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The Right Question on Immigration Reform: How Do We End Illegal Immigration?

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CNN Poll Asks the Wrong Question, Fails to Advance a Solution

Washington, DC – A new poll from CNN/Opinion Research Corporation finds that two-thirds of Americans say we “should not make it easier for illegal immigrants to become citizens,” with only a third disagreeing with that assertion.  But in order for policymakers to truly understand where the American people are on the immigration issue, pollsters need to ask the right questions. 

The CNN poll asks an out-of-context, stand alone question that has nothing to do with the current debate over how to end illegal immigration.  The question asked and answered by comprehensive immigration reform is not do you want to make citizenship “easier” to obtain, but how do you want Congress and the President to deal with the 12 million undocumented immigrants in our country today?  Do you want to require undocumented immigrants to undergo background checks, pay taxes, and study English in order to become legal and work toward citizenship, or do you want to continue to try to deport them all and hope that enforcement alone will eventually restore control?   

Poll after independent poll shows strong support for comprehensive immigration reform that requires undocumented immigrants to legalize their status and pay taxes on their way to becoming full U.S. citizens, because voters believe this is a tough, fair, and practical solution,” said Lynn Tramonte, deputy director of America’s Voice. “Comprehensive immigration reform is about restoring control and order to the broken system in a way that works for Americans, not just immigrants.  That is why reform is consistently popular in so many legitimate opinion surveys, and why the poorly-worded question from CNN should be discarded.  It’s simply not relevant to the choices policymakers in Washington must make. 

“Americans are looking for real leadership on the immigration issue from Congress and the President.  They want a solution that will end illegal immigration and restore the rule of law, on our terms.  That solution—according to real voters–is comprehensive immigration reform.”

Recent public opinion research has been extremely consistent when it comes to tracking voters’ attitudes about comprehensive immigration reform:

  • Voters Nationwide Support Immigration Reform – Even in a Down Economy (December 2009 by Benenson Strategy Group for America’s Voice):  65% supported congressional action on immigration reform in 2010; 55% said that the poor economy makes it more crucial that Congress address immigration reform vs. 42% who believed it was not the right time; and by a 67% to 28% margin, voters preferred that undocumented immigrants take steps to become legal taxpayers over an option to deport them because they are “taking jobs.”  Support for reform cut across party lines, with 69% of Democrats, 67% of independents, and 62% of Republicans supporting comprehensive reform.
  • Americans Reject Mass-Deportation Plans, Despite Desire for Illegal Immigration to Decline (October 2009 by Opinion Research Corporation for CNN):  The poll found that 73% of Americans wanted illegal immigration reduced, while 3% wanted it increased and 22% wanted it to stay the same.  But only half of those who want it reduced—37% of the entire sample—said mass deportation was the way to accomplish the goal.  The only other means to reduce illegal immigration is comprehensive immigration reform.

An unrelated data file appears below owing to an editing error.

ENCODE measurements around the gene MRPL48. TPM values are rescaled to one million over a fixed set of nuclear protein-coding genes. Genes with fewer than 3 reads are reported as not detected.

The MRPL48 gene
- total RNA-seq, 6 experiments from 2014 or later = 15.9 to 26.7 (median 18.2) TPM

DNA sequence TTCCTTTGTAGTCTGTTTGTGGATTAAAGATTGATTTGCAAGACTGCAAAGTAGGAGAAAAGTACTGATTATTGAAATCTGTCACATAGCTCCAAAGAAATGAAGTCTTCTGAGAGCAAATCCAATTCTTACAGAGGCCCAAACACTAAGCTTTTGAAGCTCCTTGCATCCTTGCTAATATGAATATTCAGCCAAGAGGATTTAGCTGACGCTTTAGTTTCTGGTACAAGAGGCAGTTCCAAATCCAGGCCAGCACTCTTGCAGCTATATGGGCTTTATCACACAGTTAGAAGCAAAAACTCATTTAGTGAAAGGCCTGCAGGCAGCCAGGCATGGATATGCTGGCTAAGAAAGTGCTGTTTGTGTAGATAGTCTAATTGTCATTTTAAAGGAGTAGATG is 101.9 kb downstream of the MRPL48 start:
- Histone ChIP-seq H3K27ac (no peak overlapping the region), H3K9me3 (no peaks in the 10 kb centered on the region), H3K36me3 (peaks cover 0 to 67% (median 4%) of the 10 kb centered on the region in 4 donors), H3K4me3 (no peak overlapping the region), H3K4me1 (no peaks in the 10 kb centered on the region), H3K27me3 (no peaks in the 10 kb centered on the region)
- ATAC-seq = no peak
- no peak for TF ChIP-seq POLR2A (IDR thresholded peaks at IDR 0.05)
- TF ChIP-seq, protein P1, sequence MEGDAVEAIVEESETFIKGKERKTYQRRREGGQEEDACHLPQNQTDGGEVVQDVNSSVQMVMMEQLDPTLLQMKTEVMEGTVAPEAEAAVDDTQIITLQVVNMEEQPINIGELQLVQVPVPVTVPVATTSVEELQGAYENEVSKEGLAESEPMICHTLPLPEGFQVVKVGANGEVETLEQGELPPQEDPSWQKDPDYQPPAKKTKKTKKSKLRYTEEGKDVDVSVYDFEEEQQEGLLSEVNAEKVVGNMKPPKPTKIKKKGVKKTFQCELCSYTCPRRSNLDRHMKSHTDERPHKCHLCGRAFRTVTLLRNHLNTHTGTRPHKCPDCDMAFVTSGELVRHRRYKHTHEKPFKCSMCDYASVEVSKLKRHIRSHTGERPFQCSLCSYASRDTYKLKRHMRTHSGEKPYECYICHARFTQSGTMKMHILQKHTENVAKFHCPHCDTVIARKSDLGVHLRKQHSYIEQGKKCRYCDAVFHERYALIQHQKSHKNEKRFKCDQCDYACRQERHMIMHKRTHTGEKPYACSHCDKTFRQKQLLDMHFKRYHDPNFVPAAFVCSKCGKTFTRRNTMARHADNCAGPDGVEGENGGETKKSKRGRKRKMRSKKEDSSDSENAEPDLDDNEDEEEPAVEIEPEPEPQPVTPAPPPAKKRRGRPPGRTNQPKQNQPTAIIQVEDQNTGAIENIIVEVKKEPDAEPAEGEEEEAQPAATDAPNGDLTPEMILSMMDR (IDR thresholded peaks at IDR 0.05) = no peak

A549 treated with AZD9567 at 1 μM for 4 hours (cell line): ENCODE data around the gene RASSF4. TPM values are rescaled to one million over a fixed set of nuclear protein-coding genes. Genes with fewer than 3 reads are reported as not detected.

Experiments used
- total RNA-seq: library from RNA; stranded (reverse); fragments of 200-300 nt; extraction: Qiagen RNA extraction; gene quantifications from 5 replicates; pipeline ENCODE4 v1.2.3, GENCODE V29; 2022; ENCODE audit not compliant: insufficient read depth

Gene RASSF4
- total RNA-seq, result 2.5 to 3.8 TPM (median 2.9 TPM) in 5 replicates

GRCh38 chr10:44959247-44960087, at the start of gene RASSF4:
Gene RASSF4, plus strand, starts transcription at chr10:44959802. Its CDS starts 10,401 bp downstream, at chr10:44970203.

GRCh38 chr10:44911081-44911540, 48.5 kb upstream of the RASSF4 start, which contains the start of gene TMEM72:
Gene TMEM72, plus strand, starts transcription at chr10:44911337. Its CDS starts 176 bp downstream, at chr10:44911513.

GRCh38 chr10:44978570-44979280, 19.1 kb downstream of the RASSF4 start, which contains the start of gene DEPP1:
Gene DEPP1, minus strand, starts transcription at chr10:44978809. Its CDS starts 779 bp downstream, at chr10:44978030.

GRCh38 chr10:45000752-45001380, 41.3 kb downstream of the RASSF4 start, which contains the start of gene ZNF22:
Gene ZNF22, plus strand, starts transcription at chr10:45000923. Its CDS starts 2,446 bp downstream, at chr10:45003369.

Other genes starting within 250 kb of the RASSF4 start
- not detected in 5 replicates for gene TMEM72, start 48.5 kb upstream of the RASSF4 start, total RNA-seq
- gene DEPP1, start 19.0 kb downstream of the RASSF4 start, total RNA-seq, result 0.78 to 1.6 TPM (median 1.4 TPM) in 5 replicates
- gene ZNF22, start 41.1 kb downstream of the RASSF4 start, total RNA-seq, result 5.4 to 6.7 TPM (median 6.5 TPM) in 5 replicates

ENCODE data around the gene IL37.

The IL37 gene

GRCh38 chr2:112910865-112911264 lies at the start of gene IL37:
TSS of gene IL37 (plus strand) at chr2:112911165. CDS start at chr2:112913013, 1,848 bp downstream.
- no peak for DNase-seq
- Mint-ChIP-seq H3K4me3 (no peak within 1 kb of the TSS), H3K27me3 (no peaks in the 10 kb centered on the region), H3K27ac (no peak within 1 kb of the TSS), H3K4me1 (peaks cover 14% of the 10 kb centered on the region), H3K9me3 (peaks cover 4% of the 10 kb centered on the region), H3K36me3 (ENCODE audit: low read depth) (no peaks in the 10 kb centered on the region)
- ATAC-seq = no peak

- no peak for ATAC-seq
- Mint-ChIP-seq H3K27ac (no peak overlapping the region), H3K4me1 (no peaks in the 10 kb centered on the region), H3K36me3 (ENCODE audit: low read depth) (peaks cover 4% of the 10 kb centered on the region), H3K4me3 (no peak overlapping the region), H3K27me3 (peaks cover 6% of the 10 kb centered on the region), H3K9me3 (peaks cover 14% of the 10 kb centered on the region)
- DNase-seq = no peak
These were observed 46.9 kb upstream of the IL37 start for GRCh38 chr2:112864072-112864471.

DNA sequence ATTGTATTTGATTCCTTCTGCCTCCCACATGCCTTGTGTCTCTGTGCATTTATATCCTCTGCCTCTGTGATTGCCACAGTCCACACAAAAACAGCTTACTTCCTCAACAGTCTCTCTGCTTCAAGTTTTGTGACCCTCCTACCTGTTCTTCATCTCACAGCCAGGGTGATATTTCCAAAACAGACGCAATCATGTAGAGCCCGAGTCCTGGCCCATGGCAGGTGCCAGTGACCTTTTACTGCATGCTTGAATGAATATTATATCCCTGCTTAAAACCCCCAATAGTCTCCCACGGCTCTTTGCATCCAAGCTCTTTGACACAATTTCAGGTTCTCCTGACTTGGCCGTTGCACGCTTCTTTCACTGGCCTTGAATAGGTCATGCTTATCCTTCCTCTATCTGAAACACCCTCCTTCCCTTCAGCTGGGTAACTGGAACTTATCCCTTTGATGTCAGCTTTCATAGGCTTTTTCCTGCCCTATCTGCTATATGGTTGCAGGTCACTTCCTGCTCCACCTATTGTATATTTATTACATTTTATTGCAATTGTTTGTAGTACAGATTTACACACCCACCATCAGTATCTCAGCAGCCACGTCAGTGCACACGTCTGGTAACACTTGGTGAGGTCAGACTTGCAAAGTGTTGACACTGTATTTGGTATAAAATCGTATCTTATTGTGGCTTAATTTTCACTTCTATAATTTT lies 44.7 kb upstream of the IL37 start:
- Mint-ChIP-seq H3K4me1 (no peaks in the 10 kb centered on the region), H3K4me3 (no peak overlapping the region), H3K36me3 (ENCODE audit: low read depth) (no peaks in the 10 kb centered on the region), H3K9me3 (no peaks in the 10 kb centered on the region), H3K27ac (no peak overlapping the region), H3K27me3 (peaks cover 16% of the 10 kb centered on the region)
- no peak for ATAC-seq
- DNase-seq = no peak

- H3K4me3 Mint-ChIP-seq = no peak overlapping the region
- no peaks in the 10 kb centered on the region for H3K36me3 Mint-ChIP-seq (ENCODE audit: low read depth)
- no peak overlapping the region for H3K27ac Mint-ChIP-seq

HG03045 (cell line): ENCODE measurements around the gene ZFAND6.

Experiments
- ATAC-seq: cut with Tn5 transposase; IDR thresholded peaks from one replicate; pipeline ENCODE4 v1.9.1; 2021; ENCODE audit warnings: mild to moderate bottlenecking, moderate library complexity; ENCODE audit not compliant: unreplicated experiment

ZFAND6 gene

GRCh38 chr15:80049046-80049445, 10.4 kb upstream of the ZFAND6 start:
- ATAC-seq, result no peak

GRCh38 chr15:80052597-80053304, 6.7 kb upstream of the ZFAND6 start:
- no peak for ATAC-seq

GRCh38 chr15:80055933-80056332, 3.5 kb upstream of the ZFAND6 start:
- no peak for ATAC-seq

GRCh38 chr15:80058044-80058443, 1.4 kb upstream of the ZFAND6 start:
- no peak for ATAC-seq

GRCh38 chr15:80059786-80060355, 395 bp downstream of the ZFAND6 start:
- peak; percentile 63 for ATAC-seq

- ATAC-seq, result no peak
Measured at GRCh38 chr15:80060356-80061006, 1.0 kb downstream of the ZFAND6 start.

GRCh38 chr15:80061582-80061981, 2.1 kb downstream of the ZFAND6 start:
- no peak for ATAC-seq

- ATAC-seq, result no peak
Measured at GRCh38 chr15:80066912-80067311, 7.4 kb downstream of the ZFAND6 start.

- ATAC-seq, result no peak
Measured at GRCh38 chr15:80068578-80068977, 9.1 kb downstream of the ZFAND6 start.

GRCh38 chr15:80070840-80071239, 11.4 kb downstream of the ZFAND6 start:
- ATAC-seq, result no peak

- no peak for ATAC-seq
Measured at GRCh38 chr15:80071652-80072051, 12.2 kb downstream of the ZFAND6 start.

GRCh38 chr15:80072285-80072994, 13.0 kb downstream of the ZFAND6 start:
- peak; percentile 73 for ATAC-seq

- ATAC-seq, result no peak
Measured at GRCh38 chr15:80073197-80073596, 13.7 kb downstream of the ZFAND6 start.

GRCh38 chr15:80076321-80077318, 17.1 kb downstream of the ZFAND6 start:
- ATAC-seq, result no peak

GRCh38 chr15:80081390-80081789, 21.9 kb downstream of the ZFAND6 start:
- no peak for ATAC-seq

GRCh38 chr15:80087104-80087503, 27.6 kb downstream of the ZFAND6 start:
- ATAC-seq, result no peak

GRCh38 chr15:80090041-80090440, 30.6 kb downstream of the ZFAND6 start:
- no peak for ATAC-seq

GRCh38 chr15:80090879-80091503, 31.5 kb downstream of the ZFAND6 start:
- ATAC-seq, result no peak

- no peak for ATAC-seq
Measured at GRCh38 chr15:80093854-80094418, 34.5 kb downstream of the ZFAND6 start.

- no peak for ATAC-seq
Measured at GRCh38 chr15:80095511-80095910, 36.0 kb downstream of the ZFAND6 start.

• In Swing Congressional Districts, Voters Support Immigration Reform and Candidates Who Favor Reform (June 2009 by Benenson Strategy Group for America’s Voice and Center for American Progress Action Fund in Idaho 1st CD (Rep. Minnick); AL 2nd CD (Rep. Bright); and CA 3rd CD (Rep. Lungren):   A majority of voters in these districts supported comprehensive immigration reform and candidates who support reform.  About two-thirds of respondents in these districts supported comprehensive immigration reform when asked generically (65% in ID-1, 65% in AL-2 and 67% in CA-3), while support climbed to nearly 90% after the details of comprehensive reform were explained (88% in ID-1, 87% in AL-2, and 83% in CA-3).  Respondents were also more likely to support Congressional candidates who championed comprehensive reform rather than those who opposed it (85% in ID-1, 83% in AL-2, 79% in CA-3).
  • Support For Pathway To Citizenship Rose Over Past Few Years Among Multiple PollsFor example, in a May 2009 by Pew Research Center poll, 63% of respondents supported a pathway to citizenship, up 5 percentage points from a 2007 Pew poll;  in a poll from April 2009 by Washington Post-ABC News, 61% of respondents supported a program to give illegal immigrants in the U.S. the right to live here legally after paying fines and meeting other requirements, up 9 and 12 percentage points from two 2007 polls by the same polling organizations; and an April 2009 by New York Times / CBS poll found that 44% of respondents supported a path to citizenship for undocumented immigrants, 21% believed that they should be given temporary legal status, and 30% believed they should be required to leave the country, vs. December 2007 NYT/CBS findings in which 38% of respondents chose a path to citizenship, 28% chose temporary status and 28% chose removal.

Roundup of American Public Opinion on Immigration Reform:  http://americasvoiceonline.org/pages/polls_show_most_americans_support_comprehensive_immigration_reform.

America’s Voice — Harnessing the power of American voices and American values to win common sense immigration reform.